The purpose of the event
This event will be an opportunity for the Interim Environmental Protection Assessor for Wales to give an update on their first 12 months in post and for a panel of experts to discuss the existing legal framework for protecting hedgerows in Wales and how best to approach hedgerow management going forward.
The purpose of this session will be to seek expert views and evidence on hedgerow management in order to inform a short report for Welsh Ministers. The hedgerow panel will consist of:
- Jerry Langford, Public Affairs Manager, Coed Cadw - Woodland Trust;
- Geraint Davies, Farmer and Natural Resources Wales Board Member
- Arfon Williams, Head of Land and Sea Policy, RSPB Cymru; and
- Rhianne Jones, Lead Specialist Advisor EU Exit and Land Management, NRW.
We would also welcome written evidence on this issue. Please send such evidence to IEPAW@gov.wales
Introduction to the Interim Environmental Protection Assessor for Wales
Dr Nerys Llewelyn Jones was appointed as the (IEPAW) in March 2021 to consider concerns raised by the public about the functioning of environmental law in Wales. This is an interim process that will be in place until a permanent body is established in Wales to oversee compliance with environmental law.
The focus of the IEPAW is on the functioning of environmental law, not on breaches of that law. Its aim is to:
- provide oversight of the functioning of environmental law in Wales;
- consider systemic issues relating to the working or functioning of environmental law in Wales; and
- identify where action can be taken to improve the functioning of environmental law in order to improve environmental outcomes.
The role of the IEPAW does not cover:
- breaches in environmental law;
- areas of non-compliance of environmental law; and
- issues raised that are covered by another complaints mechanism or process.
Submissions received on the protection of hedgerows
In its role monitoring the functioning of environmental law in Wales, the IEPAW has received a number of submissions raising concerns about the protection of hedgerows, and this was identified as a key theme in its recent Annual Report.
Hedgerows play an important role in the conservation of biodiversity, acting as corridors for wildlife and connecting fragmented habitats. As such, good hedgerow management plays an important role in the conservation of wildlife in urban and rural landscapes.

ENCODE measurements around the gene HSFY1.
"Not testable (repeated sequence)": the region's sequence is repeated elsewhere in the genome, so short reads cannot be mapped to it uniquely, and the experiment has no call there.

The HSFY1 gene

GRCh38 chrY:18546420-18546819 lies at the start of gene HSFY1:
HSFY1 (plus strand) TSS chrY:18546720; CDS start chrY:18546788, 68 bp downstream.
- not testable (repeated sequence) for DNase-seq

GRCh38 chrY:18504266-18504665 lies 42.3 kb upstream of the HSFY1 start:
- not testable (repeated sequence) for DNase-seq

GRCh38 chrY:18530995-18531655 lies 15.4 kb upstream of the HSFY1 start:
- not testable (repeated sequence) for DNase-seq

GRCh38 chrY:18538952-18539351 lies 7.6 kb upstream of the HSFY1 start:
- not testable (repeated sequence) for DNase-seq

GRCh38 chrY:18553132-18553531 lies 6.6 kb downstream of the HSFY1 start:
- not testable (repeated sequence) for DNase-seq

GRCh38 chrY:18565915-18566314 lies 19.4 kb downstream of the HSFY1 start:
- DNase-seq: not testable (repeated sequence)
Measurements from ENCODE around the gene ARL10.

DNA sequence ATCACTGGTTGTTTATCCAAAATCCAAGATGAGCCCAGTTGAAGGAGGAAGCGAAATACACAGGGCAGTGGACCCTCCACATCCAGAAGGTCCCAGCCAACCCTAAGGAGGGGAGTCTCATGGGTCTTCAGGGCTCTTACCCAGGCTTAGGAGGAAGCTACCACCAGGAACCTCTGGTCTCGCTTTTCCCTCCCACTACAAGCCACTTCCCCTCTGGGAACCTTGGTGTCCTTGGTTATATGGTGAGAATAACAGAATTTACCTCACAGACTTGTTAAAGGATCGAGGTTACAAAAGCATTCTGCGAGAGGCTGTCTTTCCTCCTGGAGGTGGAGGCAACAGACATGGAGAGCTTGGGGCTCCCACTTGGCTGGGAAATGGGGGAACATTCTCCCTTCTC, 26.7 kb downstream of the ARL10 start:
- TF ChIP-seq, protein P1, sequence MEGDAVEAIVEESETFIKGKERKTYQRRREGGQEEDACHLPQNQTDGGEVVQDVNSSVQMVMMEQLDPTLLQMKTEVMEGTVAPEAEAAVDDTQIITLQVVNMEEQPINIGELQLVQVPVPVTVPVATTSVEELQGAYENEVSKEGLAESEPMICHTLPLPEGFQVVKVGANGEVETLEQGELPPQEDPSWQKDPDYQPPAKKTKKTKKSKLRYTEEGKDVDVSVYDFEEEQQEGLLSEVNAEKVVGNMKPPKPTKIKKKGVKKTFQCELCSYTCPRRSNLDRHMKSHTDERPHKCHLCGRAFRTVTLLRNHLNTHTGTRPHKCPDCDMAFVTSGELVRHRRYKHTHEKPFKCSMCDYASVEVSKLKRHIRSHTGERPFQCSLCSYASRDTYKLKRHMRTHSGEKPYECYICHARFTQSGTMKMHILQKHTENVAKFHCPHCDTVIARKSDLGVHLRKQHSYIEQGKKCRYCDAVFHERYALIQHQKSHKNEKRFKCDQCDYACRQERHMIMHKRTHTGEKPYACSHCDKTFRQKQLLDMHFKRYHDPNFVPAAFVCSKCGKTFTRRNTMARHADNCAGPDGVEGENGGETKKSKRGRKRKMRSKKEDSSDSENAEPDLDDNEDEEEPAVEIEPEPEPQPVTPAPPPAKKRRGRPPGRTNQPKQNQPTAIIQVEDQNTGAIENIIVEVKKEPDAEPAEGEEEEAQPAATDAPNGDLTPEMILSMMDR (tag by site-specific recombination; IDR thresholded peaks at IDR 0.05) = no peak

In Wales, there are an estimated 106,000 km of hedgerows, although a significant proportion of these are considered to be in an unfavourable condition.
The legal framework
The main piece of legislation for the protection of hedgerows in Wales is the Hedgerow Regulations 1997. These Regulations make provision for the protection of important hedgerows in England and Wales.
Before removing any hedgerow to which the Regulations apply, the landowner must notify the local planning authority, which may serve a hedgerow retention notice if the hedgerow is deemed to be important according to criteria set out in the legislation.
The Hedgerow Regulations only apply to countryside hedgerows, so there are no regulations on hedgerows in parks or on privately owned land that is not part of a dwelling (e.g. businesses).
The Regulations are enforced by local authorities, although Natural Resources Wales is responsible for issuing felling licences for the removal of trees within hedgerows.
The concerns raised in submissions received include:
- whether the Hedgerow Regulations 1997 were meeting their stated aim to protect hedgerows effectively;
- whether these Regulations were sufficiently well understood or properly enforced;
- whether the law should be applied more broadly to cover parks and gardens as well as farmland;
- whether grant funding was encouraging the removal of overgrown hedges; and
- the impact of the use of bird-deterrent netting on hedgerows.
The above issues will form the basis of our discussion at the panel stakeholder event on 21st July 2022 at 1.30pm in the Welsh Government Pavilion at the Royal Welsh Showground Builth Wells.